My experience of summer thunderstorms here in Bend, has been that they generally dissipate around dusk. In this case, I’d chased a storm southeast of Bend out the China Hat Road near Besse Butte. The results were disappointing. Lightning was all around me but generally distant and mostly confined to the clouds. All I got was wind, mosquito bites, and sore shoulders from holding a blanket high above my head to shield the camera from a naggingly persistent spatter of rain. Dejected and hungry I packed up my gear and started to head home.
But seemingly out of nowhere, the storm began to intensify further east and I found myself scrambling down a bone-rattling dirt road in the dark trying to re-locate a vantage point I’d put to memory a couple weeks earlier. I managed to find the spot and was treated to a spectacular, even frightening, display of intense lightning that illuminated the sky all around me.
The bolt in this image here is my favorite out of 5-6 solid strikes I was able to capture.
While I’m still relatively new to Bend, Oregon, I’m told by the locals that this summer has been more monsoonal than normal with an abundance of summertime tropical moisture sliding north from the desert southwest. Which means more thunderstorms. Yay!
In the last couple of years, I’ve added lightning photography into my photographic routine acquiring a lightning trigger from AEO Photo which I consider an essential tool to the craft. And while lightning photography sits in rather stark contrast to the more contemplative film photography I primarily engage in, it’s admittedly quite a rush to chase storms. The combination of energy and beauty (and a tinge of danger) is exhilirating.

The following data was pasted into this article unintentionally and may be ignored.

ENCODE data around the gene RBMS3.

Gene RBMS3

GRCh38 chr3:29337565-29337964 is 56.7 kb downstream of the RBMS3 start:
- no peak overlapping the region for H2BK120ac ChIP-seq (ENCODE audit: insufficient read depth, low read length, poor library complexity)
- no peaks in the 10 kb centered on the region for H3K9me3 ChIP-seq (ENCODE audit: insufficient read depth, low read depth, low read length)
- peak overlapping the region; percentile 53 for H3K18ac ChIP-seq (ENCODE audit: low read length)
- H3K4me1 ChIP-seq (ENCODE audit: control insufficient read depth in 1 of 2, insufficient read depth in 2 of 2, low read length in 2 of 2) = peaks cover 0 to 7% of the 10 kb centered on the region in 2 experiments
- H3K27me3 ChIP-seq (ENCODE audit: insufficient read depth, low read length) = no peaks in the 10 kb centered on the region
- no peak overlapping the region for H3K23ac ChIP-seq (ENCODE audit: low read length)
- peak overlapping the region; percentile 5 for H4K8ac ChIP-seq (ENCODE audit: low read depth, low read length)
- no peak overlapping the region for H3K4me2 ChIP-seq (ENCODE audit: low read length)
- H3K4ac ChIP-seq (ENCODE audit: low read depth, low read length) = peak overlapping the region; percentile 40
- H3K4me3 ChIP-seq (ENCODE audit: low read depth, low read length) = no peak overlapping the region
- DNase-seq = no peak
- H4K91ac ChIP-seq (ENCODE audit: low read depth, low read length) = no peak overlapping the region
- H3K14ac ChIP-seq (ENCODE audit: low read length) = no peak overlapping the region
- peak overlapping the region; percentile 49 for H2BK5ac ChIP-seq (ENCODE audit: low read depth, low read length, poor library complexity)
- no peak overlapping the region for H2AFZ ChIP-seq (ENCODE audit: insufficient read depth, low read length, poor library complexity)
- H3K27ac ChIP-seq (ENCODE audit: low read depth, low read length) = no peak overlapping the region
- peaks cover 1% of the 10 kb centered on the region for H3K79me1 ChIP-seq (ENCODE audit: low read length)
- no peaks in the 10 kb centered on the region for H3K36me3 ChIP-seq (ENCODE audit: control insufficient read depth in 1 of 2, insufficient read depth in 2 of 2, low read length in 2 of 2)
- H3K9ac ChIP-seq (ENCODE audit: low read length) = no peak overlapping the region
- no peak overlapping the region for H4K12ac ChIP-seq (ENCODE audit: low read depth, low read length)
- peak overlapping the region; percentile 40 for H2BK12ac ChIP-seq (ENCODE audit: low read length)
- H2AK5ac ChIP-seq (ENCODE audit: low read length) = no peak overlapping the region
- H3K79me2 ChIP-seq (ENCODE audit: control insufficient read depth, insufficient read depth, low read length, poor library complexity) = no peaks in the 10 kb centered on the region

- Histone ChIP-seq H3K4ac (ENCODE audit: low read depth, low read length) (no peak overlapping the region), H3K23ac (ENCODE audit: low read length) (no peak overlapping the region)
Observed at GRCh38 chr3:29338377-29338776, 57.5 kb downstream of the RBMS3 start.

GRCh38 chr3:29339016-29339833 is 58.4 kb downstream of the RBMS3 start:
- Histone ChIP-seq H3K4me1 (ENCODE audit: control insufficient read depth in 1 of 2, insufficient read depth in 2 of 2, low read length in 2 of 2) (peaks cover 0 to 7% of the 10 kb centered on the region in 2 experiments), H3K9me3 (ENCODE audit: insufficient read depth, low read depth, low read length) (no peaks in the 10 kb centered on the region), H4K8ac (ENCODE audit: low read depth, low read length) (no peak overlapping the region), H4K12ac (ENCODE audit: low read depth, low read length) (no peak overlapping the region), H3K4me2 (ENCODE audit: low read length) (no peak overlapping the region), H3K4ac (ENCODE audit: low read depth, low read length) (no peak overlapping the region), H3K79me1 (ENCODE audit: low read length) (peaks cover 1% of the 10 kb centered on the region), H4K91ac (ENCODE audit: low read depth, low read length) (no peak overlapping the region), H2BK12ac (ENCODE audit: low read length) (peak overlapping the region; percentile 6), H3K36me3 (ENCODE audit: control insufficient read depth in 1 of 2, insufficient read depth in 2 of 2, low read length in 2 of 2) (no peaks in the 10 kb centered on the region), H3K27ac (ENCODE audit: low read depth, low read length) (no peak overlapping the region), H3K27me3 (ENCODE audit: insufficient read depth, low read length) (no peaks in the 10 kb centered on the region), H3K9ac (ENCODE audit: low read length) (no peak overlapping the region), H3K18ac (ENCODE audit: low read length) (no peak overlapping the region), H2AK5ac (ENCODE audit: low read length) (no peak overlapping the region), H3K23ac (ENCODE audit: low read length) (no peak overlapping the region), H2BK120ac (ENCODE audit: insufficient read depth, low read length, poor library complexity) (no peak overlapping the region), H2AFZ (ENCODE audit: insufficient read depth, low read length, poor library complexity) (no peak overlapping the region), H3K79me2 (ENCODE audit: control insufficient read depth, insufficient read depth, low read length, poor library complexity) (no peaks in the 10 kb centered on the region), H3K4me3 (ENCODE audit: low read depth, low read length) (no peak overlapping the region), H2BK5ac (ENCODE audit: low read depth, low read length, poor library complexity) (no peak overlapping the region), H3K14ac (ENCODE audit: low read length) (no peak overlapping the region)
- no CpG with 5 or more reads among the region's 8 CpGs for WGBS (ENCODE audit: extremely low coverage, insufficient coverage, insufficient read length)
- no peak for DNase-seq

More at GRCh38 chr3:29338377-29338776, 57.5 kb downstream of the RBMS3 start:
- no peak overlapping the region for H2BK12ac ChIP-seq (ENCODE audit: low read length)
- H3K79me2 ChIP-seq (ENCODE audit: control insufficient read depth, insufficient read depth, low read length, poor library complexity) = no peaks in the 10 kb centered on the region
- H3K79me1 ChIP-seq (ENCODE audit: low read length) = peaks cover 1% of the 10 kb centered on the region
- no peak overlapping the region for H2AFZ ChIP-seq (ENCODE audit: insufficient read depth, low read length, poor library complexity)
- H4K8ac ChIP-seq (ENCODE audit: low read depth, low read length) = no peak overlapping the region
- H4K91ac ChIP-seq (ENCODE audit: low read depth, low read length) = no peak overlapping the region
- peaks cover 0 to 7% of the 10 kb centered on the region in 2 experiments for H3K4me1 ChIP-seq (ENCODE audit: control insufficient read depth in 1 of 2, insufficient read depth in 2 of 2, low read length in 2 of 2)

While there is indeed an element of luck to lighting photography, an understanding of the movement and formation of storms in a region, coupled with the proper tools, will greatly increase your chances of capturing something compelling. For the image here, I spent an afternoon tracking cloud development which started to get intense SE of Bend around 4pm one day last July. I quickly packed up my gear and headed towards the storm hoping to flank its northern side and capture lighting moving directly at me. Driving out, it quickly became apparent my strategy was going to be a bust — the storm was too close. Fortunately, an old cinder cone, Pilot Butte, sits in the heart of Bend and provides an exceptional 360° panoramic view. Within minutes I was atop the butte and set-up. The storm had intensified to near supercell status providing an exceptionally good ~30 minute light show (not to mention heavy winds and dust) before eventually dumping heavy rain and hail on us onlookers as we scrambled back to our vehicles.
The image here is a blend of two separate lightning strikes that occurred literally within the same second of each other.